20. Those that sin, &c. Whether elders or others, on the testimony of sufficient witnesses, rebuke before all, &c.
21. Elect angels. Those holy angels who kept their first estate, and who minister to the heirs of salvation.
22. Put thy hands, &c. In appointing him to the office of deacon or pastor, lest by so doing thou should be a partaker in his sins, &c. Keep thyself pure. 2 Tim. ii. 22.
23. Drink no longer, &c. Paul knew Timothy's great abstinence and mortification; and gives him this hint lest his health should be injured.
Duty of believing servants.
manner the good, works of some are inanifest beforehand; and those that are otherwise cannot be hidden.
let them be hospitable and charitable; and then may they expect, should their lives be protracted to old age, that they will receive the kind attentions of others, while by their knowledge and christian experience they may afford to younger females the best advice and instruction. Let such as are early left widows guard against the vices the apostle condemns. Let them not give the reins to their passions, and make shipwreck of their faith; much less should they become the pests of society, by going about from house to house, retailing news and scandal. Such conduct in either sex is reproachful, and dishonourable to the christian name.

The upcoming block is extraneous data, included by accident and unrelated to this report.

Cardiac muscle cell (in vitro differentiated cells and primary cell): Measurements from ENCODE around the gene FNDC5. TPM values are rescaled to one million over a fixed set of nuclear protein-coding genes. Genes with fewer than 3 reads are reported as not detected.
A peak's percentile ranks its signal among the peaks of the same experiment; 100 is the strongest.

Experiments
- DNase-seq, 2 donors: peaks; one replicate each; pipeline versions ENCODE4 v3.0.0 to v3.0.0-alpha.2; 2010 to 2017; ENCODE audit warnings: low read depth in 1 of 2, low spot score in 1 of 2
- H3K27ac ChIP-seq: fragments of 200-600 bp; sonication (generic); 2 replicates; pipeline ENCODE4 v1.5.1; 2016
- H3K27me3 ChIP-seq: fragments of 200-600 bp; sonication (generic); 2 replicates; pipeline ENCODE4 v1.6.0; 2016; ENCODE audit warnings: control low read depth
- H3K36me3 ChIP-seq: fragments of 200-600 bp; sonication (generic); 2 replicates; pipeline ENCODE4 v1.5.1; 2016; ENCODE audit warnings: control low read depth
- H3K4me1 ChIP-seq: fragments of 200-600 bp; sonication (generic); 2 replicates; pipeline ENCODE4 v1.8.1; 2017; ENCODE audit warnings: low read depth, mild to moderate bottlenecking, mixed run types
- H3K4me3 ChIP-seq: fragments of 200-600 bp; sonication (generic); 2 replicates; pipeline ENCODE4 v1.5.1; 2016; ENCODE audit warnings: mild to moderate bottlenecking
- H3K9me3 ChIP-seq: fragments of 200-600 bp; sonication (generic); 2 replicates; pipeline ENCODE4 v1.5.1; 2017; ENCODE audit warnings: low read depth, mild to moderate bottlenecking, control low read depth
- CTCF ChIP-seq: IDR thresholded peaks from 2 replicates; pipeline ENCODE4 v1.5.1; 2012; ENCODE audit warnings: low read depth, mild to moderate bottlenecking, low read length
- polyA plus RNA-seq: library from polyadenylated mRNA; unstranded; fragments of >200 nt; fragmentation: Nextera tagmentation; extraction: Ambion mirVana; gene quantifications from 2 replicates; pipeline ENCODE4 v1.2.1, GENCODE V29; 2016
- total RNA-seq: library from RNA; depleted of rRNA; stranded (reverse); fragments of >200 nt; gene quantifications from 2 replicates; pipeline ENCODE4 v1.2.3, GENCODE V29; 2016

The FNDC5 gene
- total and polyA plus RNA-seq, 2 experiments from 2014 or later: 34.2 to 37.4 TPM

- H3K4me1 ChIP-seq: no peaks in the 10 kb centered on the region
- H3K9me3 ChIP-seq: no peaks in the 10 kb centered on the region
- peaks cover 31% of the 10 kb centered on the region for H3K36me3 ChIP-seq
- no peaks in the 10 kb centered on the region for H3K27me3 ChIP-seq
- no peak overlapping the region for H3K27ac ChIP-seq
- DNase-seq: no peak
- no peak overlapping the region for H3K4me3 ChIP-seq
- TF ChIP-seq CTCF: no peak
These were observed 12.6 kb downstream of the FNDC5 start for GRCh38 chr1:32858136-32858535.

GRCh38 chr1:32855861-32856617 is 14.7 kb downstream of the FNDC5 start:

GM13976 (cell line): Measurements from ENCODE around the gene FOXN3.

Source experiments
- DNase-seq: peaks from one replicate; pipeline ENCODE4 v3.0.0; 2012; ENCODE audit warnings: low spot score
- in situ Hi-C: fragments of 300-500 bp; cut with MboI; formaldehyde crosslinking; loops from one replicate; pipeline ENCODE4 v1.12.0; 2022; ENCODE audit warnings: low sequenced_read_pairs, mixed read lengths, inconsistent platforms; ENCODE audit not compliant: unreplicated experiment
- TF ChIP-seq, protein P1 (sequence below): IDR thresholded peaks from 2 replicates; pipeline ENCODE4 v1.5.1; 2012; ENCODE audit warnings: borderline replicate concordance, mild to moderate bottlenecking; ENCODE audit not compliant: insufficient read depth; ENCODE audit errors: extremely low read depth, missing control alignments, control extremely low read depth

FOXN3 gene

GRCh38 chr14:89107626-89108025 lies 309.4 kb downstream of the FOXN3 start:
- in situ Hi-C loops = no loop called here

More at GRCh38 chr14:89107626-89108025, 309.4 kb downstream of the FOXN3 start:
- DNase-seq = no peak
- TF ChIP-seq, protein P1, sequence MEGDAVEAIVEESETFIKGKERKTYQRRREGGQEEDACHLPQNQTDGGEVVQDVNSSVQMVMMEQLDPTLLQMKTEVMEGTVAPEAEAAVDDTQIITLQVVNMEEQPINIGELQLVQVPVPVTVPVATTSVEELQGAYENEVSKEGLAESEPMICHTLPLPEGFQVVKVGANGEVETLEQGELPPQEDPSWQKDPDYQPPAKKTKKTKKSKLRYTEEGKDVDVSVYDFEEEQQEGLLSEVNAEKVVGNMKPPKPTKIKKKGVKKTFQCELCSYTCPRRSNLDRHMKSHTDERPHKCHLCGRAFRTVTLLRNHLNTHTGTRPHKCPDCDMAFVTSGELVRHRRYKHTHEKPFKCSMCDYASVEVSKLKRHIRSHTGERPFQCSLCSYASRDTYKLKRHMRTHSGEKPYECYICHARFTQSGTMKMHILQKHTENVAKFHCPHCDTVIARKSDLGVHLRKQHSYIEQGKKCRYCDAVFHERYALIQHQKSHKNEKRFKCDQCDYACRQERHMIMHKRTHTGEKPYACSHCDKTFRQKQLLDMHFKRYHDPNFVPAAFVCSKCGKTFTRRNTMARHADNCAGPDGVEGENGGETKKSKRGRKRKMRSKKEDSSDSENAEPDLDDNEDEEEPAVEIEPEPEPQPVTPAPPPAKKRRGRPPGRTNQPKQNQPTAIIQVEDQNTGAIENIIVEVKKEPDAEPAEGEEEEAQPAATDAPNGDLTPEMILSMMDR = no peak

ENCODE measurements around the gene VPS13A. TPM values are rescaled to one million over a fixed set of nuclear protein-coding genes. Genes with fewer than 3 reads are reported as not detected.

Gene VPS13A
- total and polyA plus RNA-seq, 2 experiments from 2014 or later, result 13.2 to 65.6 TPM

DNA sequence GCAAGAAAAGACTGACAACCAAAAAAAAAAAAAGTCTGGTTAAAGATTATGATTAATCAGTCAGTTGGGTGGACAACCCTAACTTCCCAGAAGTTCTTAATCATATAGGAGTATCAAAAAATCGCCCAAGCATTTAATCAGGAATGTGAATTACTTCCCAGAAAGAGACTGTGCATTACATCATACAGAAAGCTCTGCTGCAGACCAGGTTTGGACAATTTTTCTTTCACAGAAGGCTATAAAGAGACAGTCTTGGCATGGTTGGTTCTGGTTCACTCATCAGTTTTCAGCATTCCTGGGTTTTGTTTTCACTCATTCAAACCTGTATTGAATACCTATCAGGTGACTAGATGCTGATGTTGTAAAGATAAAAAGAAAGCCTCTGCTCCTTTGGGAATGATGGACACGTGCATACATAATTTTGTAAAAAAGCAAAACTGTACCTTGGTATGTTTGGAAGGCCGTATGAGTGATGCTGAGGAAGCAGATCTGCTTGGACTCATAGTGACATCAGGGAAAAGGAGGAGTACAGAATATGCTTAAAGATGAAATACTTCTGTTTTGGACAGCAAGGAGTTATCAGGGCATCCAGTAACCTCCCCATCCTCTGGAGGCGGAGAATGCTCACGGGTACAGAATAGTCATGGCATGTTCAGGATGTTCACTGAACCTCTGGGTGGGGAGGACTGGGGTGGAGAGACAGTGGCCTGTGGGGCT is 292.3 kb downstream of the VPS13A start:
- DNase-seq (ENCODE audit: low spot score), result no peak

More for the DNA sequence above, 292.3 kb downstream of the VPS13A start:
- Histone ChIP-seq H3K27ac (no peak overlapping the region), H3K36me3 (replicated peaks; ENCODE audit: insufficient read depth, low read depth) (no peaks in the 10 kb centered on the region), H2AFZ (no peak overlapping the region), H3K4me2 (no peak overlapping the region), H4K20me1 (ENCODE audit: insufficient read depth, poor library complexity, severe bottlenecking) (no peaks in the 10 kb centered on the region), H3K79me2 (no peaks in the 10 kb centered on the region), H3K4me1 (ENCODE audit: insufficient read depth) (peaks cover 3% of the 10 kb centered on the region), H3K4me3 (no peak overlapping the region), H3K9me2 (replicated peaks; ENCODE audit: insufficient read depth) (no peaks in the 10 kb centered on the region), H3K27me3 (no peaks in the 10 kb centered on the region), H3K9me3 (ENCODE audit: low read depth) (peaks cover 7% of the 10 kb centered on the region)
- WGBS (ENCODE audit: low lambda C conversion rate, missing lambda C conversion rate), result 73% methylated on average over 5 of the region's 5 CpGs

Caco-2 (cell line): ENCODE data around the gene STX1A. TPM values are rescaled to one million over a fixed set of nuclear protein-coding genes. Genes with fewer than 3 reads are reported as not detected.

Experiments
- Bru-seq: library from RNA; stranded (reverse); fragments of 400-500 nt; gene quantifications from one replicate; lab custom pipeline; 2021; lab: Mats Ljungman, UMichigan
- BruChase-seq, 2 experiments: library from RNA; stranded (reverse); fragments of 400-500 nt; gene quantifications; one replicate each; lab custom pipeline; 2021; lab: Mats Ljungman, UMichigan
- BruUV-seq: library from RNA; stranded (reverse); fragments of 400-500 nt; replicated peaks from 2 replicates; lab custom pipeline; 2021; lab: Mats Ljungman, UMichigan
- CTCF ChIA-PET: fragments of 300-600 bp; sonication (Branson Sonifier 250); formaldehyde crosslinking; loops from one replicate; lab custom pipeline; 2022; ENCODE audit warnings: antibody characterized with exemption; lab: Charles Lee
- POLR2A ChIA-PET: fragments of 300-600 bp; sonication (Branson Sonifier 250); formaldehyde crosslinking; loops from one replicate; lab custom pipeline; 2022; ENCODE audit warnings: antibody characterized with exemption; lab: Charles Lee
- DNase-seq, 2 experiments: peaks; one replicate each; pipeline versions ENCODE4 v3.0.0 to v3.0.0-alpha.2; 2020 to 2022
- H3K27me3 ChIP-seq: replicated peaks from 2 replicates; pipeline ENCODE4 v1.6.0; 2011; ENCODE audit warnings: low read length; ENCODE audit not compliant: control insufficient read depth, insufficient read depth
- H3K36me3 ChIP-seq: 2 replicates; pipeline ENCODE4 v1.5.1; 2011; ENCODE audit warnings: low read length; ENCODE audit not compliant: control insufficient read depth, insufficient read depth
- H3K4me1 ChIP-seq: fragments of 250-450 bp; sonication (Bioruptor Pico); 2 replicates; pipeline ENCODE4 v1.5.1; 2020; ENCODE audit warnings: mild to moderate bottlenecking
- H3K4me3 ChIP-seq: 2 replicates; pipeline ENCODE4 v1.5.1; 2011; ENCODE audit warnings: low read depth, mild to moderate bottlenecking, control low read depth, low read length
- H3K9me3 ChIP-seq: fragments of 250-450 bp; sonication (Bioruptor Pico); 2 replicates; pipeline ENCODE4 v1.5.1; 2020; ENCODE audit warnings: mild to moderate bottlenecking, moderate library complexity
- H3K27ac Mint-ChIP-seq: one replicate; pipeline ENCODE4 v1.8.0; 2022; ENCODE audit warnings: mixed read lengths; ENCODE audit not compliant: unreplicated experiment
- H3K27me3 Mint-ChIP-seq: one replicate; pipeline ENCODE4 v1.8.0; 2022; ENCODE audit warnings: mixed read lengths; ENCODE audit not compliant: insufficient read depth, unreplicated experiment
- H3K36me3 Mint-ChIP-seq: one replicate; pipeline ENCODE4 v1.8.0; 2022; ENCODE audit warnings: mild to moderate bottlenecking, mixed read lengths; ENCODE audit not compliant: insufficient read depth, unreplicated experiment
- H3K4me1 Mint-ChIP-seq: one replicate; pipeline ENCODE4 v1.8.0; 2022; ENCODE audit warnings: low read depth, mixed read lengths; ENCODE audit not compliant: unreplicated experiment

3. The duty of a people and of individuals, to such as preside over them, and admonish them, as labour among them in the word, and in teaching, is so reasonable in itself, that if it were not enjoined by divine authority, the discharge of it would be obligatory. If men devote their time and talents for the advantage of others, they may justly claim from them, an honourable maintenance and support; and wherever the gospel influences the heart, a man will freely contribute to support that ministry by which his own edification and comfort are so greatly promoted. And assuredly such will be cautious in believing any report injurious to the character of a pastor, as this would excite prejudices and obstruct the success of the gospel preached. While hearers are called to discharge their duty, preachers are to maintain the purity of the church, by boldly rebuking profligate sinners; yet taking care to do nothing by partiality, but keeping themselves pure, as being under the eye of God their Father, and of the Lord Jesus their Saviour, before whose judgment-seat they and all men must stand.